Credit card number is commonly called CVV number. It’s a 3 or 4 digit code on the back of your credit card that appears after the credit card account number and before the signature box. Card Verification Value (CVV) was introduced to fight online fraud effectively.
International Card Association (ICA), which includes MasterCard, Visa, etc. introduced this unique 3 or 4 digit code in 1997 to counter the growing online frauds. The sole purpose of a CVV number is to make sure that you possess your card while placing an order at a website.
How Does CVV Work?
When you are about to purchase anything from an online store, the merchant will ask you for your CVV number. This is done to check whether you are using the card for shopping or not. If online fraudsters try to purchase anything by copying your credit card this code will make sure that they don’t get through.
If the website doesn’t request for this code it means they are not following guidelines set by ICA and it’s better to stay away from such websites.
CVV and eCommerce:
When you want to shop online, most of the popular shopping carts will require this code for an added layer of security. If you do not enter them or if your card issuer does not issue CVVs then you may end up getting declined for your shopping order.
CVV is also required when you are using your credit card through an ATM machine for cash withdrawal or to check your balance. Banks will never ask you to provide the CVV number for any of these purposes. It’s safe to say that whenever you are asked for this code it’s meant to protect against online frauds.
CVV and Credit Cards:
The CVV number is printed on the back side of your credit card. The first three digits are the same as your credit card account number and the last digit is a security code. American Express cards have four-digit numbers which begin with “4” whereas Visa, MasterCard and Discover card numbers begin with “3”.
CVV for Online Payments:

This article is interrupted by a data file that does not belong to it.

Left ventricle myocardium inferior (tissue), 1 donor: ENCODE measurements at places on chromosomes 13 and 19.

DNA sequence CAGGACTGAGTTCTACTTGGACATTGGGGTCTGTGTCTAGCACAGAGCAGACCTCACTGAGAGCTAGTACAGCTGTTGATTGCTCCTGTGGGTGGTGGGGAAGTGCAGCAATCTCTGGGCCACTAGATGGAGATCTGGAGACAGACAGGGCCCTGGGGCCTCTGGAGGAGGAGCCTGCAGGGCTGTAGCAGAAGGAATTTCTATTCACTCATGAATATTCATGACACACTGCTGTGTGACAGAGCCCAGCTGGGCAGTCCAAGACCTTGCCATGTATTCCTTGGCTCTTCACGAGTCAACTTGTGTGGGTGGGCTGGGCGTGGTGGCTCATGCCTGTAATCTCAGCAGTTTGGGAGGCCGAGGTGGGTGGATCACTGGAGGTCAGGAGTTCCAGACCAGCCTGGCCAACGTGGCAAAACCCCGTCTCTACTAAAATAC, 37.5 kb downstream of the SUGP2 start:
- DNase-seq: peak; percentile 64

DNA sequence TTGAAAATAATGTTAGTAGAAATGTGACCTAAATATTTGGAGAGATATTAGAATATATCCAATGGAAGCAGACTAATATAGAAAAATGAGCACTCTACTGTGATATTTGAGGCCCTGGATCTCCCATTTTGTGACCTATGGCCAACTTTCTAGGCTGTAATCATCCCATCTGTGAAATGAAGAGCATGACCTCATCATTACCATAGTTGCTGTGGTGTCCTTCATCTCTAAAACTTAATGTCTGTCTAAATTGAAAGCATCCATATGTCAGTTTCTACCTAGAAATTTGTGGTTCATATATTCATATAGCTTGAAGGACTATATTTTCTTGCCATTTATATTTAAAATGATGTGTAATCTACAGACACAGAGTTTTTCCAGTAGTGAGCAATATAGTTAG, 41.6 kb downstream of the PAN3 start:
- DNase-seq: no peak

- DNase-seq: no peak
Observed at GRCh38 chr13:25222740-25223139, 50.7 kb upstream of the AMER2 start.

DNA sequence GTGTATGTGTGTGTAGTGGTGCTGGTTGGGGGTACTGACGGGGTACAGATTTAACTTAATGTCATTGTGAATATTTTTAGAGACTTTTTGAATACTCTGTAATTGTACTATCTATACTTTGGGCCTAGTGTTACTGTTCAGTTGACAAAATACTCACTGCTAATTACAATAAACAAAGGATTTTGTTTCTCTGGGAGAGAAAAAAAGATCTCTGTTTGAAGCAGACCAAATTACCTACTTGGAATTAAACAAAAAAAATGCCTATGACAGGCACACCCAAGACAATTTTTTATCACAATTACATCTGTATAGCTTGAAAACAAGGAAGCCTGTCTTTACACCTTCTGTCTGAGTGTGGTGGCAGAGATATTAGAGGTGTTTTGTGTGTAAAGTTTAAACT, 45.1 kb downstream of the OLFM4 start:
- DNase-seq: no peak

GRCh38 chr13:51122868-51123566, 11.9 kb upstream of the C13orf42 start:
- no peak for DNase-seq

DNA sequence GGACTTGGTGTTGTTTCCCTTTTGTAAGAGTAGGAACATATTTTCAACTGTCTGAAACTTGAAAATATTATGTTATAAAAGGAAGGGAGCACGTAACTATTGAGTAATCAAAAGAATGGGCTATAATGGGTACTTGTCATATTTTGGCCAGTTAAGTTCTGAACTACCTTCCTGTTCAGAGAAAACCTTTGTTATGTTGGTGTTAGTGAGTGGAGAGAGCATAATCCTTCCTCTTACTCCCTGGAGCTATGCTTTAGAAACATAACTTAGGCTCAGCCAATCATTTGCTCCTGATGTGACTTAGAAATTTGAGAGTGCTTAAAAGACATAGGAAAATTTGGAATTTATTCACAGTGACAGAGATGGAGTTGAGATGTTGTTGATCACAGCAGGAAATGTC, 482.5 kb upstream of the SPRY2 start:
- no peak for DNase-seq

You need to enter the 3 or 4 digit code at the time of making payments online. Some sellers may request for this number before you place an order and some may ask as you checkout your order. This is a necessary security measure that protects both buyer and seller against online frauds.
CVV for ATM, Debit and Check Cards:
CVV is not applicable at ATMs or when you are using your debit card to check your account balance. Banks will never require this code for any transactions made in these two cases. It’s only applicable when you use your credit card to shop online.
CVV and International Orders:
International orders require this code because your credit card issuer may not support CVV as a security measure. So, to keep you safe from online frauds, merchants request for this number at the time of checkout. You can place an international order by providing your billing address if it matches with the one mentioned on your credit card or you can call your credit card issuer to open an international merchant account.
The purpose of CVV code is not only for internet transactions but to ensure that the person using the card is indeed you. You should always keep your CVV secure and away from prying eyes because if it falls into wrong hands, anyone could make online purchases with your card number. You can also contact your credit card issuer to ask for additional security measures if you are concerned about the safety of your identity at internet shops.
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